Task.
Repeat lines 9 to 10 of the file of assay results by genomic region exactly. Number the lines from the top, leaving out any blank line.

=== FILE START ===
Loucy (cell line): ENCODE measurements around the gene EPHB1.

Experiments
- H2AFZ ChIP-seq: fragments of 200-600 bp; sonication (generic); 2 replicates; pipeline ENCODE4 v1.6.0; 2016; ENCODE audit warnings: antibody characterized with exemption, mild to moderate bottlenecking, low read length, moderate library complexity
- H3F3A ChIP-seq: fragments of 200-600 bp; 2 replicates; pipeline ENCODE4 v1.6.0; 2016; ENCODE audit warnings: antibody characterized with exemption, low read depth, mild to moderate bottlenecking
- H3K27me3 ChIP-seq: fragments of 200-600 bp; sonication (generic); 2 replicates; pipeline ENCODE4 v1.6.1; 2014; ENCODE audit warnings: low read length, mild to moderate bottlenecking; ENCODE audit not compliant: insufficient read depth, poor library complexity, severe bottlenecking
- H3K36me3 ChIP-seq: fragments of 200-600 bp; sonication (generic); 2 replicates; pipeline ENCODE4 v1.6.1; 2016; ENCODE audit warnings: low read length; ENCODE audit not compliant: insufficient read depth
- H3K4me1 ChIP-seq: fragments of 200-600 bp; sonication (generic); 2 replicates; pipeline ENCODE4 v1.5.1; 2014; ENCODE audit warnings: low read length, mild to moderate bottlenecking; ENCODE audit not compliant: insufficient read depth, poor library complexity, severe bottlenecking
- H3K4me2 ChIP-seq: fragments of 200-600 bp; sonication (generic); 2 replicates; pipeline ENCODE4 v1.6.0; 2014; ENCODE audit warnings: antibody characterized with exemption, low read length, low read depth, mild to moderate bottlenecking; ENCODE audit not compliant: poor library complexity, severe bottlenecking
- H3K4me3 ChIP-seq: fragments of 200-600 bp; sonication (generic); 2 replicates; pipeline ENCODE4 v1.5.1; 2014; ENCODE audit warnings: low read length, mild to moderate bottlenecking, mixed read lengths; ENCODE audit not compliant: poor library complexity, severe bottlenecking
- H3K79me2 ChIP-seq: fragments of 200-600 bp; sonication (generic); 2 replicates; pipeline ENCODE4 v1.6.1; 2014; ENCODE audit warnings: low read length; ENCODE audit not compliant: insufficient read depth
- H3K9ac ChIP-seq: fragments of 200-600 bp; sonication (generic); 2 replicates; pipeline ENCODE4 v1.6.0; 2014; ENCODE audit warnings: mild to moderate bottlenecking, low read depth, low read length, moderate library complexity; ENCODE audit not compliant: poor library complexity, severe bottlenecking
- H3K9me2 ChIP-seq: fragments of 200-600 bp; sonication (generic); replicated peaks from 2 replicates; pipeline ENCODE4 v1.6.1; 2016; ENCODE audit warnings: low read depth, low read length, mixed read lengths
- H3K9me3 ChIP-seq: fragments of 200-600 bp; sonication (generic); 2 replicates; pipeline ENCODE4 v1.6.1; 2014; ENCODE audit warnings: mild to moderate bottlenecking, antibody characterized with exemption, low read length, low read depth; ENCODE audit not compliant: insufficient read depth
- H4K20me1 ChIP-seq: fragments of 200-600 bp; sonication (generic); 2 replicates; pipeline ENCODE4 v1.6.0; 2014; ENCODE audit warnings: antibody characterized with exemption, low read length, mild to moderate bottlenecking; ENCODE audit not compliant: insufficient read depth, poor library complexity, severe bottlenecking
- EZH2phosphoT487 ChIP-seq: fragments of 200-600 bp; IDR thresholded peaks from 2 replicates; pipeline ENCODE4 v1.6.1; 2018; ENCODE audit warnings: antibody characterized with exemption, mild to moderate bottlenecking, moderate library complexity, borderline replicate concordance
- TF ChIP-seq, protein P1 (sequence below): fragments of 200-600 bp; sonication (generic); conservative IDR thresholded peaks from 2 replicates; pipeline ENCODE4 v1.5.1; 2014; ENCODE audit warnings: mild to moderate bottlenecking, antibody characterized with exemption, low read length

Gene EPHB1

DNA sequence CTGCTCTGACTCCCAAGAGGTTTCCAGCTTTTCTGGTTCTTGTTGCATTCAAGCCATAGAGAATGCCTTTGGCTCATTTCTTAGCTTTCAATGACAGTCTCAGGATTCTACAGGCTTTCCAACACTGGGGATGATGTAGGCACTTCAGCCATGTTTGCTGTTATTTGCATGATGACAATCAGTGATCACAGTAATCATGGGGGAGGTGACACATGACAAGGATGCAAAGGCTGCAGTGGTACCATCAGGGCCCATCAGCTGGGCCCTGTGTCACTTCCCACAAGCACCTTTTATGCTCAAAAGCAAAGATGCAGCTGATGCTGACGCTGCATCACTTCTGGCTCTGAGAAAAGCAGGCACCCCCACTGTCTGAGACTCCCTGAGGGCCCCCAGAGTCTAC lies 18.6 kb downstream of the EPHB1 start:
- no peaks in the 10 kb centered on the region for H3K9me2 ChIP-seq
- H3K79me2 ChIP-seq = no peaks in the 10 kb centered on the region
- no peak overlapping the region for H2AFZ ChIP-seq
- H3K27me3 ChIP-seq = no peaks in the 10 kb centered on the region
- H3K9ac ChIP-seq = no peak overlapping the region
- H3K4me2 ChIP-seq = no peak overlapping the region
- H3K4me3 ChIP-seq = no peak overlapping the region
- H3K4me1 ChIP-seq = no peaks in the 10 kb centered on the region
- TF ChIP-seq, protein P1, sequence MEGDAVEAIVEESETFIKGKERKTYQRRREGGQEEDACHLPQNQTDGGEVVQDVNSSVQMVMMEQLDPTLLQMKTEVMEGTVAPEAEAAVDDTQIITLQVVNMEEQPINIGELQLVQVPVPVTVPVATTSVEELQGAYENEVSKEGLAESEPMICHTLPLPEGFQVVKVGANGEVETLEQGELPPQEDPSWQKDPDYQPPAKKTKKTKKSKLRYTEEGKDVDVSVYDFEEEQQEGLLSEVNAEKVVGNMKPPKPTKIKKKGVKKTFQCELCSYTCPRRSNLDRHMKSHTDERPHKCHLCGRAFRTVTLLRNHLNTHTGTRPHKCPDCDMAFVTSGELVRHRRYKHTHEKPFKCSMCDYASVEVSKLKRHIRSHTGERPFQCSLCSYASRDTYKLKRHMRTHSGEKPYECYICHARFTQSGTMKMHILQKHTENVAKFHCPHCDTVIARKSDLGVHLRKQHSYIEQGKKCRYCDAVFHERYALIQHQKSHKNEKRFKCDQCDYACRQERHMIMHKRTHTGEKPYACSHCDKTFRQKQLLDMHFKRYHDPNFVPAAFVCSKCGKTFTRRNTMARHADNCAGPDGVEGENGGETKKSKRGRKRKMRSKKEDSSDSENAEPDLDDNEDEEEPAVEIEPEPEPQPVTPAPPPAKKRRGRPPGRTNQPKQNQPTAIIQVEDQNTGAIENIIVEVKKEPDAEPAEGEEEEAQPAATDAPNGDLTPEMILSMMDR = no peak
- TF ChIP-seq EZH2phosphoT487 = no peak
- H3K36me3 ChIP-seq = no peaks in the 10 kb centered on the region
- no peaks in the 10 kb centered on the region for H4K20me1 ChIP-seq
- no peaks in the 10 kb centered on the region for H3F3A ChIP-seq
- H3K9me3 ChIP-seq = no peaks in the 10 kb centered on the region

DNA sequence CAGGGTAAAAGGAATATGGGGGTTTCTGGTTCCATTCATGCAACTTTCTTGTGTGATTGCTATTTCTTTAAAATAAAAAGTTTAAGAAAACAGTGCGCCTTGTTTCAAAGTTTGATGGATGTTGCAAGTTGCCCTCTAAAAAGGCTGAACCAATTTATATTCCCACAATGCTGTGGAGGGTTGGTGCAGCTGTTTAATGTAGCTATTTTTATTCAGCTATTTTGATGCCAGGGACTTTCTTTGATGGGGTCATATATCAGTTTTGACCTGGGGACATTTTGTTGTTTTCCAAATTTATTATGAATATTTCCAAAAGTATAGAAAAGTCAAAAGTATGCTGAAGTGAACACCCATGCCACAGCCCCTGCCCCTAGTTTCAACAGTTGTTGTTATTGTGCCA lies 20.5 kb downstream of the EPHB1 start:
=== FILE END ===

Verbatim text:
- H3K4me3 ChIP-seq: fragments of 200-600 bp; sonication (generic); 2 replicates; pipeline ENCODE4 v1.5.1; 2014; ENCODE audit warnings: low read length, mild to moderate bottlenecking, mixed read lengths; ENCODE audit not compliant: poor library complexity, severe bottlenecking
- H3K79me2 ChIP-seq: fragments of 200-600 bp; sonication (generic); 2 replicates; pipeline ENCODE4 v1.6.1; 2014; ENCODE audit warnings: low read length; ENCODE audit not compliant: insufficient read depth